Cooking and the Lack of Time

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It’s not easy to cook on a weeknight, particularly when cooking for two. The tough part is in not doing the same thing over and over again. In my previous life of cooking just for me, a work night dinner tended to be noodles or leftover rice thrown together with stone soup (AKA whatever’s hanging around in the fridge). With two of us, I realise that DC may not appreciate having random bits of strange soup every time I cook. So I had to think of something different from my default dishes.

One night, I had some leftover tinned sardines in olive oil. Enough to make a pasta for one, but not enough for two. After a little rummage in the larder, I realised that we had plenty of Thai curry spice paste packets. For some reason, only the ladies fingers in the organic section called out to me and this odd sambal dish emerged. It was rich and spicy, reminiscent of the soupy gravy of Penang laksa condensed into a thick sauce and served piled high on blanched ladies fingers. This is so easy it doesn’t need a proper recipe: just stirfry in the olive oil from the sardine tin some chopped shallots, the Thai curry spice paste and some chopped chilli for more fire; then add the flaked sardines and fry till you get a smooth paste. Pile on top of the blanched vegetables and squeeze on some lime juice to taste.

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I put together a quick stirfry of cabbage and mushroom with ginger and miso sauce, and that became my second dish. All I needed to do was to combine that with reheated leftovers and rice I’d already started cooking and we were all set.

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Tom Yum Soup

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One of my favourite soups to make at home is tom yum soup. I learned a version of it at the Chiang Mai cooking school and never looked back since. It’s dead easy to make from scratch and even adding tom yum paste is optional. Granted, the ingredients aren’t the easiest to find, but I’m finding that more and more shops are stocking them. Some of my local supermarkets even sell tom yum starter packs with lemongrass, galangal, kaffir lime leaves, garlic, shallot, lime and chilli in them. What  I normally do is buy a bit more of the herbs when I see them, prepare them and chuck them in the freezer. With a bit of forward planning, a fragrant spicy soup can be made from frozen to tummy in minutes. If you’d like the soup a little spicier, there’s no need to add more chilli, just pound the chilli padi into smaller bits.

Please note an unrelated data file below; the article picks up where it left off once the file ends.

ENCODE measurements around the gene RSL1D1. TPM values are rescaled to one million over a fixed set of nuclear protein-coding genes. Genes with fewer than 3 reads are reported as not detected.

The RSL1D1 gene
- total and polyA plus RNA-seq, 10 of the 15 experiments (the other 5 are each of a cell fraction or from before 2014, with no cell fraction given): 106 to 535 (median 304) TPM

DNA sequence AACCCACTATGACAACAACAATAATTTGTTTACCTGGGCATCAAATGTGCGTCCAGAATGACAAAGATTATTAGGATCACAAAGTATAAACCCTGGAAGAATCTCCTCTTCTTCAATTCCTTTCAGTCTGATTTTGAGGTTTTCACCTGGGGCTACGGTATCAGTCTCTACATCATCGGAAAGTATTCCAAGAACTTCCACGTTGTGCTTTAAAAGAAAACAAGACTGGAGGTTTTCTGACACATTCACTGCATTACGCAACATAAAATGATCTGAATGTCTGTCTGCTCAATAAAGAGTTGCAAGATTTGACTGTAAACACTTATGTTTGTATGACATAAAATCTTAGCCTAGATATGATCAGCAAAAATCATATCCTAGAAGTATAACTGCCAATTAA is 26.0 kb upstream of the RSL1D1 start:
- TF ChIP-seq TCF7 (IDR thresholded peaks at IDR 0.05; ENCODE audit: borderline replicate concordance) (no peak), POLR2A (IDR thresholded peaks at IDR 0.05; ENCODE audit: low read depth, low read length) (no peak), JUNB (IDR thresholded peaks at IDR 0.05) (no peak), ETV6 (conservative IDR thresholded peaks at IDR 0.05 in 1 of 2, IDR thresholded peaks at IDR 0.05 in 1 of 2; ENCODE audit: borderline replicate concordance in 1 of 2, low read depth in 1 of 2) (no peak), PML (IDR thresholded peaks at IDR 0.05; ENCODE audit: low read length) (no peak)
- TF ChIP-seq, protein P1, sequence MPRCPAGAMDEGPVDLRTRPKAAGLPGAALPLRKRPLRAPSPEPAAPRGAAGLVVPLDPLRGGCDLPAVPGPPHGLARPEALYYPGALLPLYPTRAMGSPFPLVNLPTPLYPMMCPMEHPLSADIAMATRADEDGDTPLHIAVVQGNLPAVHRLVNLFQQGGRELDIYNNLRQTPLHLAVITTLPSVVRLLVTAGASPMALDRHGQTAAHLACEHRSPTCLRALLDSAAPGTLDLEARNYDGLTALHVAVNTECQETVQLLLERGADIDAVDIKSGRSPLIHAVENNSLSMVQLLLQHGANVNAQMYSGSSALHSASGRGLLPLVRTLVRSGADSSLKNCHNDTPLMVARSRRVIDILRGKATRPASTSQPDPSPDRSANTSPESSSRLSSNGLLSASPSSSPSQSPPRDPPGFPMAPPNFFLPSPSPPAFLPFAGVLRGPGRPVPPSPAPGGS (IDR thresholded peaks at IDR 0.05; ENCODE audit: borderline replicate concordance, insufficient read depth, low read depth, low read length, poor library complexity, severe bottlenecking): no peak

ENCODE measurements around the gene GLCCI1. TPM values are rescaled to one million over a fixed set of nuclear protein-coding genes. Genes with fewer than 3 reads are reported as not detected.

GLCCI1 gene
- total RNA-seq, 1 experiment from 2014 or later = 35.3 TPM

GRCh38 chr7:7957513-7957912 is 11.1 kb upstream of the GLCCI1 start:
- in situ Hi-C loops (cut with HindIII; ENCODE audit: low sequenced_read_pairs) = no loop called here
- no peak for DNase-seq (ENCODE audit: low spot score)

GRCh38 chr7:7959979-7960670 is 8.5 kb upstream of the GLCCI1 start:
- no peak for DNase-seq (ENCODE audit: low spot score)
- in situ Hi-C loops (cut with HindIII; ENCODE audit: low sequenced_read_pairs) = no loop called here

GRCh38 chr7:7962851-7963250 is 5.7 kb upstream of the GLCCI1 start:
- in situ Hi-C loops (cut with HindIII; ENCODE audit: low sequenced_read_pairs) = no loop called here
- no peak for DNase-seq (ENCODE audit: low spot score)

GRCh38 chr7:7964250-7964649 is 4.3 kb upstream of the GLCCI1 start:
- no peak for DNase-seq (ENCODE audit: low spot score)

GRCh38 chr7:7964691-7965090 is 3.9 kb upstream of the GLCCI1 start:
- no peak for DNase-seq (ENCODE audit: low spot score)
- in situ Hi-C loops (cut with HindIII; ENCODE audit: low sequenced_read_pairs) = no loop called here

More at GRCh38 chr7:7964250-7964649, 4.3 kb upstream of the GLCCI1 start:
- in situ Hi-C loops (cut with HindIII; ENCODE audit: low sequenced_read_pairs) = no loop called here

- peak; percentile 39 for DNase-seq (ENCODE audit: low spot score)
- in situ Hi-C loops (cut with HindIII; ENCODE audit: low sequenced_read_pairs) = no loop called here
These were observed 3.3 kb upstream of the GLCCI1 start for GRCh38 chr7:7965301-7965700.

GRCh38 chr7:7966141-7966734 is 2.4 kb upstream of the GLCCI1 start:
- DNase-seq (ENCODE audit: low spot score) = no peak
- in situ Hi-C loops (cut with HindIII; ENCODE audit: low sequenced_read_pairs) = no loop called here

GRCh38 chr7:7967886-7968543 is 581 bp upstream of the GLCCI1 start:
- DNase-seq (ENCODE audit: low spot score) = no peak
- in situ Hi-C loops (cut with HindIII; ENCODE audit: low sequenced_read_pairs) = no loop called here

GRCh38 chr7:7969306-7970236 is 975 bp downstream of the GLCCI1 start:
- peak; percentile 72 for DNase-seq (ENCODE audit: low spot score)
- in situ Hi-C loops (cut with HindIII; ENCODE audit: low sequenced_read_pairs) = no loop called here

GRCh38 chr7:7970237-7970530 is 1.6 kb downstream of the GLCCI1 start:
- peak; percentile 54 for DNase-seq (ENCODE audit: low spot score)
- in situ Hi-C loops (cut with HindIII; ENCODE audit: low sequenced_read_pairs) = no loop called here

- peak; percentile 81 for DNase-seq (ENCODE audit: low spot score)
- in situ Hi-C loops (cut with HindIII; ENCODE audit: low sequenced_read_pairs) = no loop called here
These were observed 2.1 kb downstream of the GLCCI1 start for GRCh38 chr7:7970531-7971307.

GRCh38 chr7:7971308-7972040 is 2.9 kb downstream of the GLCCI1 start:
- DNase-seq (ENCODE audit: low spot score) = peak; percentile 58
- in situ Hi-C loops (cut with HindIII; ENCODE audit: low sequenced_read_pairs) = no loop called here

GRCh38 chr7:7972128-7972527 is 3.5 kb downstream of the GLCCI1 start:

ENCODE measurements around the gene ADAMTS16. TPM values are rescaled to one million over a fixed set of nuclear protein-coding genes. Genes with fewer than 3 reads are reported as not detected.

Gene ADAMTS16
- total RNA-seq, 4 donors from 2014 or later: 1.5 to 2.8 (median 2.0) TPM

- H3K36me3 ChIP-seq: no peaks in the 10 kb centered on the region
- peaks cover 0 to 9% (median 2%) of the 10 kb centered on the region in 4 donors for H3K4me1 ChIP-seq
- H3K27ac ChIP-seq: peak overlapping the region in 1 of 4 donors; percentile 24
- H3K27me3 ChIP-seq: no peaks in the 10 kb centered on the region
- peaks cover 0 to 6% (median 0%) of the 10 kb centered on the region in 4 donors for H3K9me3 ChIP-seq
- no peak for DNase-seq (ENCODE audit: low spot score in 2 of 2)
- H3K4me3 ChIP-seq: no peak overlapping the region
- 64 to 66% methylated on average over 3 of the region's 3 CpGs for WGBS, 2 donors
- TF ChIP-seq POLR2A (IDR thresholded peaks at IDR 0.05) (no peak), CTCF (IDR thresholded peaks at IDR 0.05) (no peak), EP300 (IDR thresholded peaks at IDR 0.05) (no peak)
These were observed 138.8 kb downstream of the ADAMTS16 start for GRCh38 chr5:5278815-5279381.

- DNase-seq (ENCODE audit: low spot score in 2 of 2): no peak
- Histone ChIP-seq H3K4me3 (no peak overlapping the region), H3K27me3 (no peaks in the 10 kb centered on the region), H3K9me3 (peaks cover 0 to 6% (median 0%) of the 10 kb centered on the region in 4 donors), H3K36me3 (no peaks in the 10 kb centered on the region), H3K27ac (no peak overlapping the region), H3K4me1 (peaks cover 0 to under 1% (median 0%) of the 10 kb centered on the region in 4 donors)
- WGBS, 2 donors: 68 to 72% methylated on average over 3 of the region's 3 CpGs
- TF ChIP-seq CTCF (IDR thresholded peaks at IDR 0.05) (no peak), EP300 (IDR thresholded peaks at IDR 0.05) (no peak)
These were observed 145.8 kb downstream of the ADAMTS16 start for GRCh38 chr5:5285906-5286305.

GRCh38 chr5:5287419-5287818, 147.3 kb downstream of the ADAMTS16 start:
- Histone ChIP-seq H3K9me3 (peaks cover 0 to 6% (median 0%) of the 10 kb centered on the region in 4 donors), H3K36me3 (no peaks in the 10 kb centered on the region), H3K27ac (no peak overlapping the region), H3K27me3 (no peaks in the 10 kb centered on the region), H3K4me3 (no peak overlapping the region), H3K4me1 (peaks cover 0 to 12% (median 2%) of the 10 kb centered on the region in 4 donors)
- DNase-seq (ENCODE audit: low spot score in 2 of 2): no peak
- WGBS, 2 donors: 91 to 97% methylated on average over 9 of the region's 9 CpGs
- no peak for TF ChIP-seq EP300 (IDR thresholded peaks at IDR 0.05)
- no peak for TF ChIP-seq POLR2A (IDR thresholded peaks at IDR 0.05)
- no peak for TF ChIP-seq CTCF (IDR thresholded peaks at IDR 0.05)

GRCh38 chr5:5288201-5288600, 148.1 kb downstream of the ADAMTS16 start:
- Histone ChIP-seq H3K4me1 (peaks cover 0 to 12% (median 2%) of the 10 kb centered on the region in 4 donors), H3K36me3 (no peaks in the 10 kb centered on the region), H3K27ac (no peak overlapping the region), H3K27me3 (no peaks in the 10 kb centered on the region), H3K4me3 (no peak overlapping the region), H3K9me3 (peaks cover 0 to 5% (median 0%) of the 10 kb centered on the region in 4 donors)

For today’s soup, I had some seafood and plenty of prawns and their shells. I also had some spare chicken bones and made a lovely stock from boiling the bones and the prawn shells and heads together for about 10 minutes. The prawn heads, especially when I squeezed out the orangey guts, gave the stock an intensely briny prawn flavour. You can make the soup with plain water, it’ll still be fragrant but not as robust.

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Ingredients:
15 prawns, shelled
1 large squid, prepared
1 clove garlic, smashed and peeled
1 shallot, peeled
2 thick slices galangal
2 kaffir lime leaves
3 stalks lemongrass, cut diagonally into thick slices
1 chilli padi, smashed

1 small punnet cherry tomatoes (about 16)
1 small bag oyster mushrooms (about 12), torn into large chunks

juice of one big lime
2 tbsp fish sauce

1 bunch coriander, leaves only

Method:

  1. Make stock from the prawn shells and head by boiling them in 2 litres of water for 1o minutes. Strain the stock into a separate pot for making soup.
  2. Add the garlic, shallot, galangal, kaffir lime leaves, lemongrass and chilli padi to the stock and bring to a boil. Next, add the prawns, squid, tomatoes and mushroom and bring to the boil again.
  3. Off the heat, add the lime juice and fish sauce sparingly, tasting as you go along, till you get the right balance of sour and salty.
  4. Serve, garnishing with coriander leaves.

Serves 4.

Quick Eats: Hot Tomato

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I went to Plaza Singapura for a quick lunch one weekday with a colleague and headed to an old favourite: Hot Tomato Express. I love how no-nonsense both the food and the prices are, and how the service is friendly and flexible. The set menu included either hot tea or pre-mixed iced lemon tea. Not only were they good enough to give us hot tea with ice instead of the usual over-sweetened iced tea, they also gave us lemon in the tea without us needing to ask. Plus, they even provided extra ice in case one glassful wasn’t enough. Now that’s what I call good service.

The food’s good and cheap too. I liked the lamb chop with aglio olio spaghetti. It costed only $13 for the set including soup and tea. The soup that day was tomato soup, a thick chunky version served with crisp garlic bread on the side. On to the lamb chop. It came with two generous chops, both nicely seared and browned on both sides. They were on the fatty side, so not for diet days, but the fat made such a difference! The brown sauce on the side made the (again!) generous serving of spaghetti very yummy and the green salad on the side was yet another bonus.

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In short, a great place for quick, cheap and very satisfying food.

Hot Tomato Express
68 Orchard Road #B2-40 Plaza Singapura
Tel: 6341 9162

15 Minute Stir-Fry Dinner